The strategy of the Quebec government and the ruling class is to continue to use Bill 78 to threaten students, including preparing for an unprecedented police mobilization in mid-August when the “suspended” winter term is to resume, while relying on the trade unions and ostensible left parties, like the NDP and Quebec Solidaire (QS), to isolate the students’ struggle and prevent it from becoming a catalyst for a mass movement of the working class.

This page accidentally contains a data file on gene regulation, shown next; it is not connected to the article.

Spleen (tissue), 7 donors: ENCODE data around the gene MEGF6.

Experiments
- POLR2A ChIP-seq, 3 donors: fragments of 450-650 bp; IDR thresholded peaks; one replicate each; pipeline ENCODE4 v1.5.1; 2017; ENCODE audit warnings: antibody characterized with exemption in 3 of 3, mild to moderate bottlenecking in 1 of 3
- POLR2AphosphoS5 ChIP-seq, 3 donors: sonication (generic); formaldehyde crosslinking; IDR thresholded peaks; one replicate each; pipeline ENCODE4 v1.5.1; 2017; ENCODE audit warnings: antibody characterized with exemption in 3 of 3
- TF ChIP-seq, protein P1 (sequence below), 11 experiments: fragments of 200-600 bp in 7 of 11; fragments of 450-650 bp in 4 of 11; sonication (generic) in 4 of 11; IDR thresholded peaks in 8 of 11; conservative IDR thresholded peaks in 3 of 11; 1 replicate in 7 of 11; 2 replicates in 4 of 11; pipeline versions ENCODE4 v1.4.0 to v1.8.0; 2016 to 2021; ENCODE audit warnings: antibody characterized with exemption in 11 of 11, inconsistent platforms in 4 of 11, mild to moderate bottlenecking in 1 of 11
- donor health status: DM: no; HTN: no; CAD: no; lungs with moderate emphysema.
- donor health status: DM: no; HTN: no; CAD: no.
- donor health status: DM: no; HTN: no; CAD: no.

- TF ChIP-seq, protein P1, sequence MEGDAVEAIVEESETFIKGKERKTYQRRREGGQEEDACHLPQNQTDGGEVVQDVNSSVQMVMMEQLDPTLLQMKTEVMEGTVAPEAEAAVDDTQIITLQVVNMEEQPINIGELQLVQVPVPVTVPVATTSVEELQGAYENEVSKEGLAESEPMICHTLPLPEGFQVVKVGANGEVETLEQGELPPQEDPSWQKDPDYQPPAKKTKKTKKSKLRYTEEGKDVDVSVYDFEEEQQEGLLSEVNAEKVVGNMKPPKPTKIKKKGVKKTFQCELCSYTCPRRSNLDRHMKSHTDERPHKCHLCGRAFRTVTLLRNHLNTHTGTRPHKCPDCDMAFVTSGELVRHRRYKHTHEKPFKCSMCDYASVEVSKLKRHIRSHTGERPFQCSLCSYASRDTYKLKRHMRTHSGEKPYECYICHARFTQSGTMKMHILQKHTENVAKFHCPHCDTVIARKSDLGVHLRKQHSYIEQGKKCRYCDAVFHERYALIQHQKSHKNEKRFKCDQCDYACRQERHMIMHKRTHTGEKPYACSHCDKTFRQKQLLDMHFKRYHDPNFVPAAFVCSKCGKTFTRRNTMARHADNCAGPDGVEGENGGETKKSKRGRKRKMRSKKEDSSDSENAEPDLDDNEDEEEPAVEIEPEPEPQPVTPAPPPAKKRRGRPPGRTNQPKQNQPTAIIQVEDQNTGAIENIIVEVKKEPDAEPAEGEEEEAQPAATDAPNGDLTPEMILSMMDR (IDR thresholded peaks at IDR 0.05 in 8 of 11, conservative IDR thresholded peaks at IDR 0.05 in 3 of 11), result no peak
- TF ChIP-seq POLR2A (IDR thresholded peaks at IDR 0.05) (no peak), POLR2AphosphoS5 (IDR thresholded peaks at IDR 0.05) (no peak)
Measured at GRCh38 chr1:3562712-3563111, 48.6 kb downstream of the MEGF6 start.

The social-democratic NDP has refused to even nominally support the students or denounce Bill 78, on the spurious grounds these are provincial matters. The unions have repeatedly declared they will obey Bill 78. As typified by the Quebec Federation of Labour’s slogan “After the streets, to the ballot box,” the unions are pressing the students to end their strike and seeking to divert the opposition to the government into elections and support for the Parti Quebecois (PQ), a big business party that when it last held office implemented the greatest social spending cuts in Quebec history. QS, meanwhile, has announced its readiness to form an electoral alliance with the PQ and promotes the unions as allies of the students, even as they actively work to sabotage the strike—as evidenced by the letter QFL President Michel Arsenault sent the head of the Canadian Labour Congress deploring the calls for a “social strike” and demanding the unions outside Quebec deny the striking students’ any material support.